Skip to main content

Nickelodeon All-Stars Brawl's PC version is a shoddy piece of work

Characters brawling in Nickelodeon All-Stars Brawl.
(Image credit: Nickelodeon)

I am a grown man and proud to admit I was looking forward to Nickelodeon All-Stars Brawl. I like Smash Bros., I used to watch Nickelodeon when I was a kid, and it's got the turtles in it: what's not to like? The answer, it turns out, is a lot.

Nickelodeon All-Stars Brawl is a pretty barebones game at launch: the singleplayer modes and the training option are, to be polite, basic, and the focus is entirely on competitive play. Which is fine to an extent, though probably a bit disappointing for folk who want to play solo.

The game itself plays like a faster Smash Bros., and can be fun! The combos are ludicrous, the characters are animated wonderfully and the stages are funny. I didn't really know what I was doing in my first few matches but Spongebob got dunked in a cereal bowl and I liked it. The bigger issue though is just what is (or isn't) around this core.

A great deal has been made of the game featuring rollback netplay, which in theory should lead to a smoother online experience. In practice I've been encountering a fair amount of lag, framerate drops, and opponents teleporting from position to position. Some matches are completely fine; some are unplayable.

Characters including Spongebob brawling in Nickelodeon All-Stars Brawl outside the Loud House.

(Image credit: Nickelodeon)

What absolutely blew me away, however, is the lack of customisation options in the game. The game supports a controller or keyboard and mouse: to change the default controller binds you have to go into Steam's controller overlay, there is no option to do it in-game. Embarrassingly, a lot of the early guides for the game are just about how to do this. You can rebind the mouse and keyboard, but it's hidden in the character select screen and you can't change the movement keys from the default arrow keys.

Universal controls in a fighting game in 2021?!? This is absolutely crazytown.

At launch Nickelodeon All-Stars Brawl had a temporary stint on the Steam best-sellers list, and seemed to have a healthy concurrent playercount of between 7-8,000 players. Those figures have subsequently gone off a cliff, and a week after launch you're lucky to find a few hundred players (which may be contributing to the less-than-ideal online experience). 

Maybe it's just that, after your first nostalgia hit of Michelangelo, the charm quickly wears off. The omission of items entirely flags up one of the things that Smash gets bang-on and All-Stars seems to completely miss: the joy of a catalogue as deep as this. Smash Bros. is like Nintendo's own love-letter to fans, delving into every corner of the company's rich heritage to find an assist character, or a theme tune to remix, or an unexpected new character (the fact they eventually got Mr. Game & Watch in there, and did it so well, always makes me smile).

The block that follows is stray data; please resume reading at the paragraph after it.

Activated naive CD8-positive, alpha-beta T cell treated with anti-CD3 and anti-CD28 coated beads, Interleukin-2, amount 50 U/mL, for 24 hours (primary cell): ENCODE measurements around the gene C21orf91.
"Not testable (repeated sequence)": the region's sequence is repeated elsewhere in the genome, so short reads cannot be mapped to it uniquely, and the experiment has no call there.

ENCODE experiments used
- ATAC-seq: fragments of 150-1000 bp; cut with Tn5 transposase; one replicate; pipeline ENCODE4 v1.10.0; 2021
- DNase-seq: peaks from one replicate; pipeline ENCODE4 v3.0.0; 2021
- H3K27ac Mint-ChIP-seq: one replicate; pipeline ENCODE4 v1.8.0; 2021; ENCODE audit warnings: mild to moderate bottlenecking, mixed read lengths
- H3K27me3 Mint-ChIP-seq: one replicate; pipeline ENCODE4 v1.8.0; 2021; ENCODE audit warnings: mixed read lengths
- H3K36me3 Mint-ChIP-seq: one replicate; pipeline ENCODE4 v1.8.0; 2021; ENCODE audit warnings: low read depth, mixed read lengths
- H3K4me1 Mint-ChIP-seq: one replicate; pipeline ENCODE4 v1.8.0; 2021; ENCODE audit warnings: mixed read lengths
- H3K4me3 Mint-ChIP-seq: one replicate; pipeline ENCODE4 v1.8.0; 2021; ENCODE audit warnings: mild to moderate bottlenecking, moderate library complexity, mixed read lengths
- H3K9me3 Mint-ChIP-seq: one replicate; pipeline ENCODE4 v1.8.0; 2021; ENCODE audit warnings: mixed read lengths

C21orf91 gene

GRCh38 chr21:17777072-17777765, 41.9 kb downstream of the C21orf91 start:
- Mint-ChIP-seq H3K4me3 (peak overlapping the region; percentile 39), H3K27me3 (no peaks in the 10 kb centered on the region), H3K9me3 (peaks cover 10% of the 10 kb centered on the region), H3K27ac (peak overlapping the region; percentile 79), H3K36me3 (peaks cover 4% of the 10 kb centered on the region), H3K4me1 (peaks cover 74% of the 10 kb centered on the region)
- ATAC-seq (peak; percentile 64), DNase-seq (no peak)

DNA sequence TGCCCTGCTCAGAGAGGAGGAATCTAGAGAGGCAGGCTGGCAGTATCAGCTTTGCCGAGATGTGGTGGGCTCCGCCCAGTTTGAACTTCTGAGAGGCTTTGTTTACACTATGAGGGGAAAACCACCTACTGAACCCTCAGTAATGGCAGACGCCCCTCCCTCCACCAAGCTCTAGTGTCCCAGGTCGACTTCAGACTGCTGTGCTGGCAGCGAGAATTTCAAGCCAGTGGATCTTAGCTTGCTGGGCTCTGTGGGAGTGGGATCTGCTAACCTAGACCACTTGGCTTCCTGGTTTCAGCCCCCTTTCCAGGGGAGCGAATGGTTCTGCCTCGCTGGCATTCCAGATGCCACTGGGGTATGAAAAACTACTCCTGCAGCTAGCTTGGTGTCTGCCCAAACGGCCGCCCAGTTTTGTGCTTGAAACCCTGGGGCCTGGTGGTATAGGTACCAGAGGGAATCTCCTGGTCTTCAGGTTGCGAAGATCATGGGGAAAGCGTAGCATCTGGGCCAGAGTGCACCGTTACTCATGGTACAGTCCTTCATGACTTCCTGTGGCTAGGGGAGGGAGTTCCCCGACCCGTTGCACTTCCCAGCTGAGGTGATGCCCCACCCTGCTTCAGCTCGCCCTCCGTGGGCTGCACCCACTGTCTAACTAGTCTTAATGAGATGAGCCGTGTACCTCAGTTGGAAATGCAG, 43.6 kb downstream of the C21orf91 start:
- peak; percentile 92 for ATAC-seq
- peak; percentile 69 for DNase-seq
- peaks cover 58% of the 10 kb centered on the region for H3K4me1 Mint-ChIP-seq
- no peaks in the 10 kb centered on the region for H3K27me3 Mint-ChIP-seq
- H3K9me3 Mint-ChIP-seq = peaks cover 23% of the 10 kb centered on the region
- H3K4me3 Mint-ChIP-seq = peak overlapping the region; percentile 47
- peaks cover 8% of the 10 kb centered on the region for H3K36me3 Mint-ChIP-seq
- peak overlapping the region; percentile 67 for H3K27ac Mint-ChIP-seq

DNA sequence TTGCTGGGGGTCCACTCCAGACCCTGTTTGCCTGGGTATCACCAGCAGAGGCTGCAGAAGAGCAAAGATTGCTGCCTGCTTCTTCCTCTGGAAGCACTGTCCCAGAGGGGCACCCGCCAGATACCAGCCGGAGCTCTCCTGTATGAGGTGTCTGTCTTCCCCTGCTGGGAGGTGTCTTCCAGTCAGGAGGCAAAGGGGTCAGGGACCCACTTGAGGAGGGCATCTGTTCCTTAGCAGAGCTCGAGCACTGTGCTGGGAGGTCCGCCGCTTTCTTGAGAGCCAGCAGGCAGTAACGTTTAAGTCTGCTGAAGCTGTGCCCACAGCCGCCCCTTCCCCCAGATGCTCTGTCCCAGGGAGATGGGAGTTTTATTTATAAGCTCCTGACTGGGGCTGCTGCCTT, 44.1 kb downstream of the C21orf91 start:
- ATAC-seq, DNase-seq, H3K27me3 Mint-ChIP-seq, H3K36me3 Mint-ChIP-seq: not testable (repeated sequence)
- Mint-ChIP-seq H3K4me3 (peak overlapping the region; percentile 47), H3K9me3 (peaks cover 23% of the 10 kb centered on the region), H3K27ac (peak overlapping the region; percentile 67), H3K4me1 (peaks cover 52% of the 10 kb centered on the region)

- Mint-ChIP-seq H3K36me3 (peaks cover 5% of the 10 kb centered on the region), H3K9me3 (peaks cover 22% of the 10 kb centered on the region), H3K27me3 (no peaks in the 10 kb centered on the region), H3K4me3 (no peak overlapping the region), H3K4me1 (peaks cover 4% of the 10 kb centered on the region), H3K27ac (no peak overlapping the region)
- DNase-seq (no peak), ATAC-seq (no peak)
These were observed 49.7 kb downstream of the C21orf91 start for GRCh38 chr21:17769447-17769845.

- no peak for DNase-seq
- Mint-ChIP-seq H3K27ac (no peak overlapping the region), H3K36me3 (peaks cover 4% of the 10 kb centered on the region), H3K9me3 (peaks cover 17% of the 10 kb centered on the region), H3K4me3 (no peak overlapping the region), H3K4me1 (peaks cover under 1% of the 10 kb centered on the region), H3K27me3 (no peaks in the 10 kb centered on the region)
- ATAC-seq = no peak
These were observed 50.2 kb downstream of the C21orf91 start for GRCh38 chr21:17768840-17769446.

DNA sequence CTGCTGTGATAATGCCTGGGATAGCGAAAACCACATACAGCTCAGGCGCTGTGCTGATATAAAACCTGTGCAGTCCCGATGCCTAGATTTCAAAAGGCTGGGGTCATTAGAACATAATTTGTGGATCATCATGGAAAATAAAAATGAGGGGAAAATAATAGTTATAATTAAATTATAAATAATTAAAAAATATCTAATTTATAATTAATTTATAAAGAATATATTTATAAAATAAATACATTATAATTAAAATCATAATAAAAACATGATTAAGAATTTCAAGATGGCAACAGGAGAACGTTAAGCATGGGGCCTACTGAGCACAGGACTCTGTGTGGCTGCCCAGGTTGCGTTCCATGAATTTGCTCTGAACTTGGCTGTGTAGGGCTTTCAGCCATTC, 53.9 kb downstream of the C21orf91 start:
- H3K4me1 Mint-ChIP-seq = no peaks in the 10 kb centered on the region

Michelangelo and Toastman brawling in Nickelodeon All-Stars Brawl.

(Image credit: Nickelodeon)

This doesn't have that same attention to detail although, to be fair about it, the developer can only work with the resources it has and what Nickelodeon allows it to do. The roster is focused on three main series, with a few outliers, and plenty of fans are disappointed about the lack of this or that character, nevermind the universal wail about the lack of voice acting (again: the developer's hands were probably tied here). This was always somewhat unfairly presented as a Smash competitor, simply because the comparison is so obvious, but all it really ends up doing is reminding you what Smash gets right.

I don't think Nickelodeon All-Stars Brawl is a disaster: the combat feels like a decent foundation, I like the art style, and it's a license with enormous potential for a knockabout brawler. This ain't it, though, and the PC version is impossible to recommend: I really did feel 20 years younger when I realised what a faff the keybinding stuff is.

This game feels like it was rushed to launch when what it could really have used was more time in the oven, and is perhaps a victim of that modern perception that games can be launched and then updated. But that first impression is always going to count. It all brings to mind another part of Nintendo history: As Shigeru Miyamoto said of Ocarina of Time: "a delayed game is eventually good. A bad game is bad forever."

Rich Stanton

Rich is a games journalist with 15 years' experience, beginning his career on Edge magazine before working for a wide range of outlets, including Ars Technica, Eurogamer, GamesRadar+, Gamespot, the Guardian, IGN, the New Statesman, Polygon, and Vice. He was the editor of Kotaku UK, the UK arm of Kotaku, for three years before joining PC Gamer. He is the author of a Brief History of Video Games, a full history of the medium, which the Midwest Book Review described as "[a] must-read for serious minded game historians and curious video game connoisseurs alike."